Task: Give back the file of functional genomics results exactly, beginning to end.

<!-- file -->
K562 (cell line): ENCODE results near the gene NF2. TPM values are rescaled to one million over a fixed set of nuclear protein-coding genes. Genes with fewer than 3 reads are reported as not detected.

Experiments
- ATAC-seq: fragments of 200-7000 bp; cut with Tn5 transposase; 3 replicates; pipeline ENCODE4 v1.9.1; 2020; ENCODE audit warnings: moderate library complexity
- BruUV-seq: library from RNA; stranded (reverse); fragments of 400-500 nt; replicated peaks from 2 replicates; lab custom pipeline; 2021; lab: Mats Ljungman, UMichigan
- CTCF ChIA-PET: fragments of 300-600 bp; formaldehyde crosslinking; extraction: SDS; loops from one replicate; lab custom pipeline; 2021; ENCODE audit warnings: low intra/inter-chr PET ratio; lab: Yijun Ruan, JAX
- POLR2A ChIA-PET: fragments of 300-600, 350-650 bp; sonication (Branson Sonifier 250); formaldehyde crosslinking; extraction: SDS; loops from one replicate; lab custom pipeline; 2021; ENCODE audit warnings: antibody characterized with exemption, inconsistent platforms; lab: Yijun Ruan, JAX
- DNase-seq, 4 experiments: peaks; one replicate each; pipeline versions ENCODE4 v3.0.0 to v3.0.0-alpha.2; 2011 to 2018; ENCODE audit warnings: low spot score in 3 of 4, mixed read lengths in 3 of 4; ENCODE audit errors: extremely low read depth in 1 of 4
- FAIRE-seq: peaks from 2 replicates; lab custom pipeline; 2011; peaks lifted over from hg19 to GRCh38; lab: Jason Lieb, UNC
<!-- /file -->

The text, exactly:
K562 (cell line): ENCODE results near the gene NF2. TPM values are rescaled to one million over a fixed set of nuclear protein-coding genes. Genes with fewer than 3 reads are reported as not detected.

Experiments
- ATAC-seq: fragments of 200-7000 bp; cut with Tn5 transposase; 3 replicates; pipeline ENCODE4 v1.9.1; 2020; ENCODE audit warnings: moderate library complexity
- BruUV-seq: library from RNA; stranded (reverse); fragments of 400-500 nt; replicated peaks from 2 replicates; lab custom pipeline; 2021; lab: Mats Ljungman, UMichigan
- CTCF ChIA-PET: fragments of 300-600 bp; formaldehyde crosslinking; extraction: SDS; loops from one replicate; lab custom pipeline; 2021; ENCODE audit warnings: low intra/inter-chr PET ratio; lab: Yijun Ruan, JAX
- POLR2A ChIA-PET: fragments of 300-600, 350-650 bp; sonication (Branson Sonifier 250); formaldehyde crosslinking; extraction: SDS; loops from one replicate; lab custom pipeline; 2021; ENCODE audit warnings: antibody characterized with exemption, inconsistent platforms; lab: Yijun Ruan, JAX
- DNase-seq, 4 experiments: peaks; one replicate each; pipeline versions ENCODE4 v3.0.0 to v3.0.0-alpha.2; 2011 to 2018; ENCODE audit warnings: low spot score in 3 of 4, mixed read lengths in 3 of 4; ENCODE audit errors: extremely low read depth in 1 of 4
- FAIRE-seq: peaks from 2 replicates; lab custom pipeline; 2011; peaks lifted over from hg19 to GRCh38; lab: Jason Lieb, UNC